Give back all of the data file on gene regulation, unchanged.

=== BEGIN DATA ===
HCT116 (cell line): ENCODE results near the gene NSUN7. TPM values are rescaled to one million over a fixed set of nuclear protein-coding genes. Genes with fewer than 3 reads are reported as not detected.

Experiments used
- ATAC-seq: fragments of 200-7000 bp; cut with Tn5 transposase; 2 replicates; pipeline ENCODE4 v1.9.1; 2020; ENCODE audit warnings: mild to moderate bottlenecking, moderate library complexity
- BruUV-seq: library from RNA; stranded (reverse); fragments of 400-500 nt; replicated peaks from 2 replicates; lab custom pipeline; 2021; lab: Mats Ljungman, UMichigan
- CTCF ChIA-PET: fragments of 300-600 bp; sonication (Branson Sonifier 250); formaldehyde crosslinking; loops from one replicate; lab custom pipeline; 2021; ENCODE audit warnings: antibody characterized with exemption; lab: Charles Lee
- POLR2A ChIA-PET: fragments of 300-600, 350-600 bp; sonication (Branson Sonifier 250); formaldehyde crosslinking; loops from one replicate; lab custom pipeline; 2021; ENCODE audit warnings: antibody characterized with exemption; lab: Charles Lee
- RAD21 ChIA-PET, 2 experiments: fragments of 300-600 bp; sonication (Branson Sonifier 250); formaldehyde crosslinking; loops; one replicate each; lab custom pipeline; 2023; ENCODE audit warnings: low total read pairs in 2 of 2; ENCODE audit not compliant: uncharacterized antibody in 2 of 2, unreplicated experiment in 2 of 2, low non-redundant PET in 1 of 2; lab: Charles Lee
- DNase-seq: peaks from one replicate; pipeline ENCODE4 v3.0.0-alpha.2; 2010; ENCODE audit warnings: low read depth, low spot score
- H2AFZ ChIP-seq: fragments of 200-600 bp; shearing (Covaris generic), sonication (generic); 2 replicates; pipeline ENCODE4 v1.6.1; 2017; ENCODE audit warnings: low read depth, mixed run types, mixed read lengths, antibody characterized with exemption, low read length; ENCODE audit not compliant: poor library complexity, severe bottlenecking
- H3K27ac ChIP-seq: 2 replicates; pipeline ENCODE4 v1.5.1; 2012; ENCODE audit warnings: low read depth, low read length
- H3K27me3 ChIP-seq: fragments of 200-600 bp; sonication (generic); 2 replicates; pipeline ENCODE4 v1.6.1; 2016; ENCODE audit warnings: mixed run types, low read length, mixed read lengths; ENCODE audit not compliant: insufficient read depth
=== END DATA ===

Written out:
HCT116 (cell line): ENCODE results near the gene NSUN7. TPM values are rescaled to one million over a fixed set of nuclear protein-coding genes. Genes with fewer than 3 reads are reported as not detected.

Experiments used
- ATAC-seq: fragments of 200-7000 bp; cut with Tn5 transposase; 2 replicates; pipeline ENCODE4 v1.9.1; 2020; ENCODE audit warnings: mild to moderate bottlenecking, moderate library complexity
- BruUV-seq: library from RNA; stranded (reverse); fragments of 400-500 nt; replicated peaks from 2 replicates; lab custom pipeline; 2021; lab: Mats Ljungman, UMichigan
- CTCF ChIA-PET: fragments of 300-600 bp; sonication (Branson Sonifier 250); formaldehyde crosslinking; loops from one replicate; lab custom pipeline; 2021; ENCODE audit warnings: antibody characterized with exemption; lab: Charles Lee
- POLR2A ChIA-PET: fragments of 300-600, 350-600 bp; sonication (Branson Sonifier 250); formaldehyde crosslinking; loops from one replicate; lab custom pipeline; 2021; ENCODE audit warnings: antibody characterized with exemption; lab: Charles Lee
- RAD21 ChIA-PET, 2 experiments: fragments of 300-600 bp; sonication (Branson Sonifier 250); formaldehyde crosslinking; loops; one replicate each; lab custom pipeline; 2023; ENCODE audit warnings: low total read pairs in 2 of 2; ENCODE audit not compliant: uncharacterized antibody in 2 of 2, unreplicated experiment in 2 of 2, low non-redundant PET in 1 of 2; lab: Charles Lee
- DNase-seq: peaks from one replicate; pipeline ENCODE4 v3.0.0-alpha.2; 2010; ENCODE audit warnings: low read depth, low spot score
- H2AFZ ChIP-seq: fragments of 200-600 bp; shearing (Covaris generic), sonication (generic); 2 replicates; pipeline ENCODE4 v1.6.1; 2017; ENCODE audit warnings: low read depth, mixed run types, mixed read lengths, antibody characterized with exemption, low read length; ENCODE audit not compliant: poor library complexity, severe bottlenecking
- H3K27ac ChIP-seq: 2 replicates; pipeline ENCODE4 v1.5.1; 2012; ENCODE audit warnings: low read depth, low read length
- H3K27me3 ChIP-seq: fragments of 200-600 bp; sonication (generic); 2 replicates; pipeline ENCODE4 v1.6.1; 2016; ENCODE audit warnings: mixed run types, low read length, mixed read lengths; ENCODE audit not compliant: insufficient read depth